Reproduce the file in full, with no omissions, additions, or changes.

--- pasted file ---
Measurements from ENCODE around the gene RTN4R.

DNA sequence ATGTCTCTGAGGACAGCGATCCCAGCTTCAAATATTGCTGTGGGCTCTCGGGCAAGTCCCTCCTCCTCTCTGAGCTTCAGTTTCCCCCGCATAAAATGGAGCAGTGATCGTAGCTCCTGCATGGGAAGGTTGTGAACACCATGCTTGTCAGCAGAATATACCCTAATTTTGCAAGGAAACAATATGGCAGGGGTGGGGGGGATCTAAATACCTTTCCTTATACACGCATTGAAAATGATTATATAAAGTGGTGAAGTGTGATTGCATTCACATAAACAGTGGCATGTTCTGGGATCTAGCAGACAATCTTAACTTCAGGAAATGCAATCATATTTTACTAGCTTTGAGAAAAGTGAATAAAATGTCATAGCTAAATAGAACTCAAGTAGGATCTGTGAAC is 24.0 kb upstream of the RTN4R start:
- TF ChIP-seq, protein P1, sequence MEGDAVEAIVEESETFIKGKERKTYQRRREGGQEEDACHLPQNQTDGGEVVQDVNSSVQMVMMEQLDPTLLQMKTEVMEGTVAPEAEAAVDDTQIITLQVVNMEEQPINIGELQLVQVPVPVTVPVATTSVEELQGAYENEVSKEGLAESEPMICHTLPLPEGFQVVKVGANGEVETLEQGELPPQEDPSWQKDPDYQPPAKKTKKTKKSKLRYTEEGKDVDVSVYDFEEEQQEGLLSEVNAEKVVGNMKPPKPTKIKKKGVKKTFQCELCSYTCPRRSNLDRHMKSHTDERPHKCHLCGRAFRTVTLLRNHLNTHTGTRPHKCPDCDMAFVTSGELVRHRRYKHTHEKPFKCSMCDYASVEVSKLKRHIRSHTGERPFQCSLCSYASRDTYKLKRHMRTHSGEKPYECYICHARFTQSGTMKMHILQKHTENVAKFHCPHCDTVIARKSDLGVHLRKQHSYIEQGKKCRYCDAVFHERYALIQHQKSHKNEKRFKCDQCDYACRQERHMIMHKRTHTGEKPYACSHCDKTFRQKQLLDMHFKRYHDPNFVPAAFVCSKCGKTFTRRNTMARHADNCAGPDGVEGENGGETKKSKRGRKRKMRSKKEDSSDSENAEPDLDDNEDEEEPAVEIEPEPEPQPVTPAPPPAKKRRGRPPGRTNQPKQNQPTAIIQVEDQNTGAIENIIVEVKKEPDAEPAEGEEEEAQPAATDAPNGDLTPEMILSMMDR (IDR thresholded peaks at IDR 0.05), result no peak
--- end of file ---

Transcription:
Measurements from ENCODE around the gene RTN4R.

DNA sequence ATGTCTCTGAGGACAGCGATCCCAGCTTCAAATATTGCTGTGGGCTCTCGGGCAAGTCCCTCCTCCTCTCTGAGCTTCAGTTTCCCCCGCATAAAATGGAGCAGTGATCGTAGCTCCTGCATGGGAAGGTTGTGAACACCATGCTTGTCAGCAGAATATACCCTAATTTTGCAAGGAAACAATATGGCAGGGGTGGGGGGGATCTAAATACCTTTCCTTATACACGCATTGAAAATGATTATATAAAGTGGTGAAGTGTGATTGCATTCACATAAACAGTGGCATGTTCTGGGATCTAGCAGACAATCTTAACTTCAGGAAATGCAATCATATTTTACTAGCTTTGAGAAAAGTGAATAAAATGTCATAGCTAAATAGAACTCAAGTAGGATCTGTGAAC is 24.0 kb upstream of the RTN4R start:
- TF ChIP-seq, protein P1, sequence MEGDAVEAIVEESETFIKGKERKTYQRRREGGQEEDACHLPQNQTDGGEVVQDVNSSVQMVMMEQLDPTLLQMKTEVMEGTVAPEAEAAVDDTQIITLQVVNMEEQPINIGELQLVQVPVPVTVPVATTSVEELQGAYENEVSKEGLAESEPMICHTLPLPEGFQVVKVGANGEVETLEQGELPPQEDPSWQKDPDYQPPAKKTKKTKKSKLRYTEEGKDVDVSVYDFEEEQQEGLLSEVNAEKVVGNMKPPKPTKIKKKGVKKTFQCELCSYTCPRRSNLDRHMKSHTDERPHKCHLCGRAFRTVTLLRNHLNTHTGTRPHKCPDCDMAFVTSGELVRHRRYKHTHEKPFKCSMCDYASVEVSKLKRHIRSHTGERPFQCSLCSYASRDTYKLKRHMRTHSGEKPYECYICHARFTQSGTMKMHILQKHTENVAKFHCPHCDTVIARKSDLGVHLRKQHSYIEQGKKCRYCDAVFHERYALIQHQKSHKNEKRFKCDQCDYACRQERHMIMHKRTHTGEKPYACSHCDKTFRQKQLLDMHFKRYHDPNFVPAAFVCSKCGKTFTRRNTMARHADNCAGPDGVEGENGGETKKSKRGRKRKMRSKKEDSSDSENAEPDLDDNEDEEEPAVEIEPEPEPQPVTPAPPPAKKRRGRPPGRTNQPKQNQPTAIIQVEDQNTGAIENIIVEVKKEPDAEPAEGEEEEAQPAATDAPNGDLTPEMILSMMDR (IDR thresholded peaks at IDR 0.05), result no peak